Visual Acuity (Cranial Nerve II) A simple, noninvasive procedure that is carried out with the use of snellen chart and occluder to cover the patient’s eye.Snellen Chart Contains letters of various sizes with standardized visual acuity numbers at the end of each lines of letters.
DISTANCE VISION E1. Ask the patient to stand or sit facing the snellen chart at a distance of 20 feet.2. If the patient normally wears glasses, ask that they be removed. Contact lenses may be left in the eyes.3. Instruct the patient to cover the left eye with the occluder and to read as many lines on the chart as possible.4. Note the number at the end of the last line the patient was able to read.5. If the patient is unable to read the letters at the top of the chart, move the patient closer to the chart. Note the distance at which the patient is able to read the top line.6. Repeat the test, occluding the right eye.7. Repeat the test, using both eyes.8. If the patient normally wears glasses, the test should be repeated with the patient wearing the glasses, and it should be so noted (corrected or uncorrected)
N The patient who has a visual acuity of 20/20 is considered to have a normal visual acuity.A The patient is unable to read the chart with an uncorrected visual acuity of 20/30 in one eye, vision in both eyes is different by two lines or more, or acuity is absent.P The patient may have a refractive error related to a difference in the refractive power of the cornea. In myopia, light rays focus in front of retina. It can be changed by corrective lenses. In amblyopia, permanent loss of visual acuity is seen resulting from strabismus that was not corrected in early childhood, or certain medical conditions (alcoholism, uremia, diabetes mellitus). No corrective lenses can improve this vision.P The patient may have corneal opacities that are congenital, from lesions that have scarred the cornea like herpes simplex, from trauma or from degeneration and dystrophies.P Visual Acuity can be decreased because of opacities of the lens caused by senile or traumatic cataracts.P Inflammation of the retina caused by toxoplasmosis or by the presence of blood in the vitreous humor following hemorrhage can be responsible for decreased visual acuity.P Systemic diseases such as hypertension or diabetes mellitus, and trauma may damage the choroid and retina, causing decreased visual acuity.
Near Vision E1. Use a pocket snellen chart, Rosenbaum card or any printed material written at an appropriate reading level.2. Have the patient sit comfortably and hold the card 14 inches from the face without moving it.3. Ask the patient to read the smallest line. If other printed material is used, you will be able to gain only a general understanding of the patient’s near vision. N Until the patient is in the late 30’s to the late 40’s, reading is generally possible at a distance of 14 inches. A A patient is this age range who cannot read at 14 inches is considered presbyopic. Younger persons may have difficulty seeing up close because they have hyperopia. P The normal aging process causes the lens to harden (nuclear sclerosis), decreasing its ability to change shape and therefore focus on near objects.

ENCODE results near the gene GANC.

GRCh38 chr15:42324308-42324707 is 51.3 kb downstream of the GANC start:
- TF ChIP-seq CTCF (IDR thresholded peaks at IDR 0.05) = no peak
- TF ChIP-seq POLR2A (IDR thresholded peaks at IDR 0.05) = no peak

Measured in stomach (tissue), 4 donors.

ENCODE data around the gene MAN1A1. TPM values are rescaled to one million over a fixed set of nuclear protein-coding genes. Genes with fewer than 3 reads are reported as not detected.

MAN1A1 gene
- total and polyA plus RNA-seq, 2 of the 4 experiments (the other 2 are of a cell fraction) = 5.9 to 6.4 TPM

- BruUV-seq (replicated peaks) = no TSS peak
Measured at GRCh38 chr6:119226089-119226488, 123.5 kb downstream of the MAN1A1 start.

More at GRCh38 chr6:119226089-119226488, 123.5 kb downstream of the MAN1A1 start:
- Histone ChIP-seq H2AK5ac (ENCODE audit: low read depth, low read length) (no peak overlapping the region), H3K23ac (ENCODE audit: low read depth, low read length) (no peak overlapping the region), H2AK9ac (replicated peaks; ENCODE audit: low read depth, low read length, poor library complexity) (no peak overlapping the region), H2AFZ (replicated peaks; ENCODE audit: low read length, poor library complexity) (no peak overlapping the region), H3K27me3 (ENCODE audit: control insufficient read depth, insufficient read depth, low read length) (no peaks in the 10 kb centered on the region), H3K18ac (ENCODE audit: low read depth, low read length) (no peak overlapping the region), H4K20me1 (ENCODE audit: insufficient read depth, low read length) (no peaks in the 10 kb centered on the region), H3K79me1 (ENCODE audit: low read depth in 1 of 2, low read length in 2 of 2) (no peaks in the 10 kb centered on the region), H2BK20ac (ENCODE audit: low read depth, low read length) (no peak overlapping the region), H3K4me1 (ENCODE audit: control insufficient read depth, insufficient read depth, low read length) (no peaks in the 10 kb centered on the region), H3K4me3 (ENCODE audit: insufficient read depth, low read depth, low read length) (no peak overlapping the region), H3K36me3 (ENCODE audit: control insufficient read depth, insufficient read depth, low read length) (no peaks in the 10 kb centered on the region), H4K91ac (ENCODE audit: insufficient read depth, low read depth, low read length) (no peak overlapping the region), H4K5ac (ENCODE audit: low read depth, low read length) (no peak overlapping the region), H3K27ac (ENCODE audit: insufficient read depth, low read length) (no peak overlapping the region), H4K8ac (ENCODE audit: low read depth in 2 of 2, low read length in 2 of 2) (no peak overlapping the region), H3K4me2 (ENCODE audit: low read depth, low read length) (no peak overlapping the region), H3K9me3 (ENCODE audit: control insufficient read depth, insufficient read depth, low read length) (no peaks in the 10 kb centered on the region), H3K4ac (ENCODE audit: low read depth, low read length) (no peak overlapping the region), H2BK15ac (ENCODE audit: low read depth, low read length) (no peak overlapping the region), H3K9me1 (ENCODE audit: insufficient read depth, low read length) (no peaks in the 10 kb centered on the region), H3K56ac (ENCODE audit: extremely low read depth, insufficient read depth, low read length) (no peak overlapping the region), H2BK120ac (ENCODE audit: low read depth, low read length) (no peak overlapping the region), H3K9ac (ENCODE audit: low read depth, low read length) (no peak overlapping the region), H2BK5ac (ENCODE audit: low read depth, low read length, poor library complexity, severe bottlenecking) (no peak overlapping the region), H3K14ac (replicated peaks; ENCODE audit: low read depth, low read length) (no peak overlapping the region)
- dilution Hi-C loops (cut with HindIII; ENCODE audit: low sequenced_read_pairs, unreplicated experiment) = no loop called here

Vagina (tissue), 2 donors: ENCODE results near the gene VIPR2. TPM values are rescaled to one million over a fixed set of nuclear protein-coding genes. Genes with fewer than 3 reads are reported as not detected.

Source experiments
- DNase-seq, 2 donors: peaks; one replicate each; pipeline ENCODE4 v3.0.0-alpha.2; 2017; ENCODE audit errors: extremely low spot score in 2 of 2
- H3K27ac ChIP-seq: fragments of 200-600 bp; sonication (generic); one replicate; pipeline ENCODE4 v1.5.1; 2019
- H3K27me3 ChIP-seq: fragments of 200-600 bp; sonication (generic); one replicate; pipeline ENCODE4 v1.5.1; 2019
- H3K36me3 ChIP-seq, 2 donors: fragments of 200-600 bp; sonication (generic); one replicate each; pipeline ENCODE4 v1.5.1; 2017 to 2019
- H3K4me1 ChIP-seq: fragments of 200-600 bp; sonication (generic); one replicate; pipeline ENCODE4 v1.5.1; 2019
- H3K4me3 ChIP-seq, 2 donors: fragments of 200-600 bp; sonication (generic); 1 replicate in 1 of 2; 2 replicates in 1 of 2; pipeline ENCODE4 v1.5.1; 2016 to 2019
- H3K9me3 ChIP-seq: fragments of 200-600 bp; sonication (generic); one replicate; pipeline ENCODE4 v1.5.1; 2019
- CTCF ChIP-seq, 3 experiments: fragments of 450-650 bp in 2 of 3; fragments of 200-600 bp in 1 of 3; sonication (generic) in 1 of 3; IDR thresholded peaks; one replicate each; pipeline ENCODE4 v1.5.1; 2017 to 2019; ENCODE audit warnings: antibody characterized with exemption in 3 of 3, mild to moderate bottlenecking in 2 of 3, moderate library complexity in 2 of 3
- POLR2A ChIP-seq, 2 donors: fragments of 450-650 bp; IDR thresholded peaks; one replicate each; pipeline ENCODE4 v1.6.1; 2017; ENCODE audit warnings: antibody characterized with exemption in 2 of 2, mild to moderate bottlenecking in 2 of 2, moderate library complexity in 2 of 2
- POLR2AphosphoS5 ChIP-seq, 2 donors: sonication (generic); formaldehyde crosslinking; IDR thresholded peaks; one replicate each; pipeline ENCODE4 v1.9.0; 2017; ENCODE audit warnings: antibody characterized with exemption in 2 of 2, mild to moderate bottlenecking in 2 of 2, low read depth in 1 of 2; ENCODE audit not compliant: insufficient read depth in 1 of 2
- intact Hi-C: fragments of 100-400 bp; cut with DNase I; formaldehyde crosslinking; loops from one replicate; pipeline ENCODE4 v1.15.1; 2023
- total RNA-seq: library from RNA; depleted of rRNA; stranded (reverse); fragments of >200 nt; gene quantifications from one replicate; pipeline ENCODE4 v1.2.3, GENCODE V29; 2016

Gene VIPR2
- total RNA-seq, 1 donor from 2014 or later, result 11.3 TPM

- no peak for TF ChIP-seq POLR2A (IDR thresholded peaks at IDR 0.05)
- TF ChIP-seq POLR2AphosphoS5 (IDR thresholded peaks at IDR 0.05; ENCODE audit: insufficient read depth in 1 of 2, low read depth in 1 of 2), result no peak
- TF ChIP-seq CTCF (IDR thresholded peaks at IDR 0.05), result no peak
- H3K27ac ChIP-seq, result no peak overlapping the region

Color VisionE Color vision is usually tested in young children. If there is suspicion that the patient has a color vision deficit, have the patient identify the primary colors on snellen chart or colors in the examining room.N The patient should be able to identify colors correctly.A The color vision defect is designated as red/green, blue/yellow, or complete when the patient sees only shade of gray.P Defects in color vision can result from diseases of the optic nerve, macular degeneration, pathology of the fovea centralis, nutritional deficiency, or heredity.
Visual Fields The confrontation technique is used to test visual test of each eye. The visual field of each eye is divided into quadrants, and a stimulus is presented in each quadrant. E1. Sit or stand approximately 2 to 3 feet away from and opposite the patient, with your eyes at the same level as the patient.2. Have the patient cover the right eye with the right hand or an occluder.3. Cover your left eye in the same manner.4. Have the patient look at your uncovered eye with his or her uncovered eye.5. Hold your free hand at arm’s length equidistant from you and the patient and move it or a held object such as pen into your and the patient’s field of vision from nasal, temporal, superior, inferior, and oblique angles.6. Ask the patient to say “now” when your hand is seen moving into the field of vision. Use your own visual fields as the control for comparison of the patient’s.7. Repeat the procedure for the other eye.